Demon’s Souls (PS5) Review

Return of the king.
Demon's Souls Dragon God

Bluepoint Games have proven two things thus far. One, they know how to use the Playstation hardware, and two, they know how to remaster/remake a game for a new generation of hardware while retaining its soul and rekindling those special memories you may have of that title.

Following hot on the heels of their stunning Shadow of The Colossus remake, Bluepoint have tackled the much-requested update of From Softwares original Souls title, Demon’s Souls.

At this point in time, even if you don’t play these games, you’ll know what a Souls or Souls-like game is. Which also means you’ll know whether or not this is up your alley. If it isn’t, well we won’t hold that against you, but if it is, then:

Welcome to the land of Boletaria. Darkness has befallen the kingdom and you’re its last hope. Good luck. You’re going to need it. Cue sadistic laughter.

In many ways, that simply sums up Demon’s Souls quite well. You’re going to need that luck, along with a boatload of skill, to make it through any of the Souls titles as you spelunk into its deep action-RPG world. Despite being the first game in the Souls series and almost twelve years old, Demon’s Souls is still as challenging as ever. At a time when games had been moving towards a more player-friendly focus, From Software decided to bring back ye good old age of gaming when they had been designed to munch your quarters with a difficulty – and oftentimes cheapness – that required true control mastery and memory recall.

Demon’s Souls gleefully crushed our souls (no pun intended). And we loved it. So much so that we have three sequels and an entirely new genre filled to the brim with titles inspired by From Software’s masterful handling of the world and lore, to the sadistic, but not truly unfair gameplay. Now while many old school and retro gamers could pick out much harder games that could be called the original Souls-like – cough Ghosts ‘n Goblins cough – Demon’s Souls brought the art of getting wrecked to the modern gaming world.

“Get good,” it said, “or go home.”

There’s a method to fighting each of the game’s enemies, which means learning their attack patterns and speeds and mastering the timing for that all-important parry. Downed enemies award you with souls, the game’s currency, and experience points, along with the occasional healing item. While dying doesn’t end the game, it transports you to the beginning of a level with all your collected souls dropped in the area where you died. This brought a thoughtful risk/reward scenario to the game in which you had to decide whether or not to risk another run to collect your dropped souls to add to your new tally or forego them by returning to the Nexus, the game’s hub. Initially, levelling up your various attributes, repairing and buying items doesn’t cost too much, but the costs quickly begin to skyrocket after the first couple of character levels; this creates the need for multiple runs through an area without returning to the Nexus and just using the various Archstones scattered across the level. Archstones act as waypoints for fast travel once unlocked and are the only way to get back into the Nexus, outside of an item that also sacrifices souls you’ve obtained for a quick dimensional escape.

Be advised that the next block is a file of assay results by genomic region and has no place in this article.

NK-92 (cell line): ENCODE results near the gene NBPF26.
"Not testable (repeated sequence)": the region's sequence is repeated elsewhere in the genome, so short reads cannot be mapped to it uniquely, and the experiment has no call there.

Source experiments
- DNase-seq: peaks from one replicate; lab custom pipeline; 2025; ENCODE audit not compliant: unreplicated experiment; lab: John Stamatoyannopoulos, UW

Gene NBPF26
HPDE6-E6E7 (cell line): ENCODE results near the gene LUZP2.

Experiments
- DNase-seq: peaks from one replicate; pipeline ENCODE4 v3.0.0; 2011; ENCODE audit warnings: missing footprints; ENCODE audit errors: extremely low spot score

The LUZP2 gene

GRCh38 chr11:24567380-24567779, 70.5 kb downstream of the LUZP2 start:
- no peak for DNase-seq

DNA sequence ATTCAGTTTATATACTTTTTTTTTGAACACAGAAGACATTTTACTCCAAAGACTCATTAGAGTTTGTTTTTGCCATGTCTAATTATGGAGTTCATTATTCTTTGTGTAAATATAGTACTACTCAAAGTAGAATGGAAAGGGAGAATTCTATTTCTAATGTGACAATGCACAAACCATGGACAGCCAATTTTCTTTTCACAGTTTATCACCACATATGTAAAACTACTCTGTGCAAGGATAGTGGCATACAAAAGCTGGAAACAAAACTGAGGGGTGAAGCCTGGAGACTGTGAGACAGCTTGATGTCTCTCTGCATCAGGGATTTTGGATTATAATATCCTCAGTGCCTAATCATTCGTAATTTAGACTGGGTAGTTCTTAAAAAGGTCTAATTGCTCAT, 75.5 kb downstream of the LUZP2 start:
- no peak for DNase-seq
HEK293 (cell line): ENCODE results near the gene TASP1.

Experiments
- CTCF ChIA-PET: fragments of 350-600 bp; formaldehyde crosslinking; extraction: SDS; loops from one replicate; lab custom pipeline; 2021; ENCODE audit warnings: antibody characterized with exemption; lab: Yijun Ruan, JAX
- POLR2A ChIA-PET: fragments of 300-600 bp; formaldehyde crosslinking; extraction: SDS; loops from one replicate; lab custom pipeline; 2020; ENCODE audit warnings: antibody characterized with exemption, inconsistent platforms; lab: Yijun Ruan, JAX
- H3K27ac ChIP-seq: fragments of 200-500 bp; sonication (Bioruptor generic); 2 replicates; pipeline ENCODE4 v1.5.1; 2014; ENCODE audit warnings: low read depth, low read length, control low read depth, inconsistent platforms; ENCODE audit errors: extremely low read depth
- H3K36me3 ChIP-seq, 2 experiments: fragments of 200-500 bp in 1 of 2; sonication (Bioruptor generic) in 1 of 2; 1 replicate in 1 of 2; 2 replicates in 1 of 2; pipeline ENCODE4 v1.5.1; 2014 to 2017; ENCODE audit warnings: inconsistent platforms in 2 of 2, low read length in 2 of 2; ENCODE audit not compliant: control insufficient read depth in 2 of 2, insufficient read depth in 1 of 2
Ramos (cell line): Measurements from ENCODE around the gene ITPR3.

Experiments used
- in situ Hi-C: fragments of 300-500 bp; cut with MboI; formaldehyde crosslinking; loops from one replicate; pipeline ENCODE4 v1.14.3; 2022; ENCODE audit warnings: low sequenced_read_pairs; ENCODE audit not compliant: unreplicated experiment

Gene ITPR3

Throw in some truly epic and challenging boss fights and Demon’s Souls became an unexpected worldwide hit and is still my favourite game in the Souls series.

For this remake/remaster, Bluepoint built the new game on the bones of the old, creating a slavish, lavish remake that leverages the PS5 hardware to great use with some jaw-dropping visuals and superb technical performance.

And truly the visuals need to be commended. Boletaria looks absolutely, breathtakingly gorgeous from the ivy crowding splintered columns to the magnificent vistas evoking the games crushing scale, to the particle effects flowing across the screen to the character animations. Bluepoint have recreated the original game’s cutscenes shot-for-shot too.